CEOC International attended a hearing organised by the European Peoples Party (EPP) at the European Parliament with the aim to illustrate the key points of the new EU Strategy on Raw Materials.
Key-note speakers included EU Trade Commissioner Karel De Gucht, as well as Gwenole Cozigou (Director at DG Enterprise, European Commission).
The overall event was chaired by MEP Daniel Caspary (Committee on International Trade of the EP).
Speakers from BDI, BUSINESSEUROPE, Eurometaux, Fraunhofer Institute, IMA Europe and Umicore spoke about the status quo and future challenges related to the EU’s raw materials policy.
In November 2008, the European Commission proposed to launch a “raw materials initiative — meeting our critical needs for growth and jobs in Europe” and to review the implementation of the raw materials initiative after two years time. A new communication by the European Commission is awaited shortly.
What are the problems and challenges identified since then?
Guy Thiran, Secretary General of Eurometaux, emphasised the increasing importance of recycling and transformation of raw materials. ‘The products of today are the waste of tomorrow’, he reminded, referring to the numerous consumer goods that come to a life end every day.
Adrian Van den Hoven, Director International Relations at Businesseurope, also stressed the recycling problem still existing in Europe and of major importance with view to the rising demand of raw materials in Europe. In addition, he referred to a high demand for new products and materials (such as hybrid cards for example).
Karl-Heinz Florenz (MEP), responsible for the recast of the Electronic Waste Directive, deplored that there is no real harmonised waste and raw materials policy in Europe yet and that harmonised rules would be necessary.
Gwenole Gozigou (European Commission) confirmed that the EC will be closely looking at the recycling and efficient use of raw materials inside the EU, as stated in the EU Raw Materials Initiative from 2008. One focus will be on regulating waste streams and collecting materials systematically.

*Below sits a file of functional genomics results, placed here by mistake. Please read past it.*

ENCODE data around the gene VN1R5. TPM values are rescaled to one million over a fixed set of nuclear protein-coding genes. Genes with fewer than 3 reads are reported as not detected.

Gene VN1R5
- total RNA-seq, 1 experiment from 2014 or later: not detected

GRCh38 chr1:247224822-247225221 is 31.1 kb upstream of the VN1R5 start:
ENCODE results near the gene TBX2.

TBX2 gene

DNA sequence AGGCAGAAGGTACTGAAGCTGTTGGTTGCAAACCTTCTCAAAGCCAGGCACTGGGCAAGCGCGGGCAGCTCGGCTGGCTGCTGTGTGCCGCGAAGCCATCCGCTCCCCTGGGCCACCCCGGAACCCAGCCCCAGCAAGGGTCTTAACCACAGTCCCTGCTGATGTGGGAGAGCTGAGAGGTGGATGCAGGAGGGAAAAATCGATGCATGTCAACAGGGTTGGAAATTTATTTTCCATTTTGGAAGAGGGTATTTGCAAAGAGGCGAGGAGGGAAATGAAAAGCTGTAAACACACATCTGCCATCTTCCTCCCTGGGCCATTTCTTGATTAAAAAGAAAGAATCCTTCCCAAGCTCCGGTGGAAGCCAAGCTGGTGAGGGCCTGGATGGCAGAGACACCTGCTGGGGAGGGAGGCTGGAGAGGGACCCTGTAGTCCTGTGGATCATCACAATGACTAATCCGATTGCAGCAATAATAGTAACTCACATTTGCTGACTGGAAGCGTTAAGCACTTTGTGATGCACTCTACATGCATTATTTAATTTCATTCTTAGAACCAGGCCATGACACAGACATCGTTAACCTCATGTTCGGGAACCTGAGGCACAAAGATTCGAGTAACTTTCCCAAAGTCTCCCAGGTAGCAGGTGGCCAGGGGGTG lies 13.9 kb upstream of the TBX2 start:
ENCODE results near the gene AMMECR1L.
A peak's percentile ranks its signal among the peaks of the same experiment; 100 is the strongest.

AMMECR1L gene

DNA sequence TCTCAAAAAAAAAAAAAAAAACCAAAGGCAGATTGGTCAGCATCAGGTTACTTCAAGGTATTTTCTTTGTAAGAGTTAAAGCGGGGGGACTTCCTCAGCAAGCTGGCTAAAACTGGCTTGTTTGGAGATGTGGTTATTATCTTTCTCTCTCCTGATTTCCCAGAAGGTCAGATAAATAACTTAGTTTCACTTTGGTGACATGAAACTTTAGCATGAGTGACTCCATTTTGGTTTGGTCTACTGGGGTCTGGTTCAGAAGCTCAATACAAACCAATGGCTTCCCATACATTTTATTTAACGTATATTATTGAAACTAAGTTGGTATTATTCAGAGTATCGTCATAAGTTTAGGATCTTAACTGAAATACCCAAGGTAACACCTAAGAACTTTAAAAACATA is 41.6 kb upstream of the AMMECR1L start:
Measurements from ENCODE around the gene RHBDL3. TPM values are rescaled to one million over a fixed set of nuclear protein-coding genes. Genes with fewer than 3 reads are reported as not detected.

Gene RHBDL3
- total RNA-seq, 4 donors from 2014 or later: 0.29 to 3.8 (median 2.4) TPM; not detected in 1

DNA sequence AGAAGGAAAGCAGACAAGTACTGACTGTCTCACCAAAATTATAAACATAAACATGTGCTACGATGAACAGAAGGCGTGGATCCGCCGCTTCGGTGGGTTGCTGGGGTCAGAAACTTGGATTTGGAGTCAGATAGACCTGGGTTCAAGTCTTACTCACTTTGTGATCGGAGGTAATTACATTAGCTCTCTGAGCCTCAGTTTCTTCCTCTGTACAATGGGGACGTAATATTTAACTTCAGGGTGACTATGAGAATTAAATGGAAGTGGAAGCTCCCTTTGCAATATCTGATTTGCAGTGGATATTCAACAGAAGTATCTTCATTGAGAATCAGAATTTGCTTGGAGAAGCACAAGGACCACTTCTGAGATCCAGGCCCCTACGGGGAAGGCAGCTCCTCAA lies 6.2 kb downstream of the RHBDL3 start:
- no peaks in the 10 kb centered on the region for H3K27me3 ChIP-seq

Carsten Rolle, Managing Director, Energy and Raw Materials at BDI, said that certifying waste process facilities outside the EU would be very important. He also emphasised the need for more R&D with view to efficient use of raw materials.
Luis Tercero, Fraunhofer Institute for Systems and Innovation Research ISI, brought into the discussion the issue of small-quantity materials requiring new technologies. He underlined the importance of integrating the issue of raw materials into research.
Rosalinde Van der Vlies, Head of Unit, DG Environment European Commission, recalled to keep in mind the whole life cycle of a product and to include recyclability criteria in the product cycle. The European Commission will prepare a new strategy for waste prevention and recycling next year. Cars, for example, are recyclable up to 80%.
Michelle Wyart-Remy, Secretary-General IMA Europ, reminded that raw materials are needed everywhere in photovoltaics/ wind industry and that substitutes to presently used materials are often hard to imagine.
Stephan Csoma, Senior Vice-President Government Affairs Umicore, stressed that recycling is not a simple process and requires often highly developed technologies. In the end, it is not only a question of quantity, but also of quality.
Commissioner De Gucht summarized that, indeed, the EU should focus on resource efficiency/ recycling.
Main message: focus on better recycling and new technologies in EU
Raw materials are an essential part of both high tech products and every-day consumer products. European industry needs fair access to raw materials both from within and outside the EU. For certain high tech metals, the EU has a high import dependency and access to these raw materials is getting increasingly difficult. Many resource-rich countries are applying protectionist measures that stop or slow down the export of raw materials to Europe in order to help their downstream industries. Many European producers suffer from such practices. On top of this, some emerging countries are becoming very active in resource-rich countries, particularly in Africa, with the aim of securing a privileged access to raw materials. If Europe does not act now, European industry is put at a competitive disadvantage. In response to this challenge, the European Commission launched today a new integrated strategy which sets out targeted measures to secure and improve the access to raw materials for EU industry.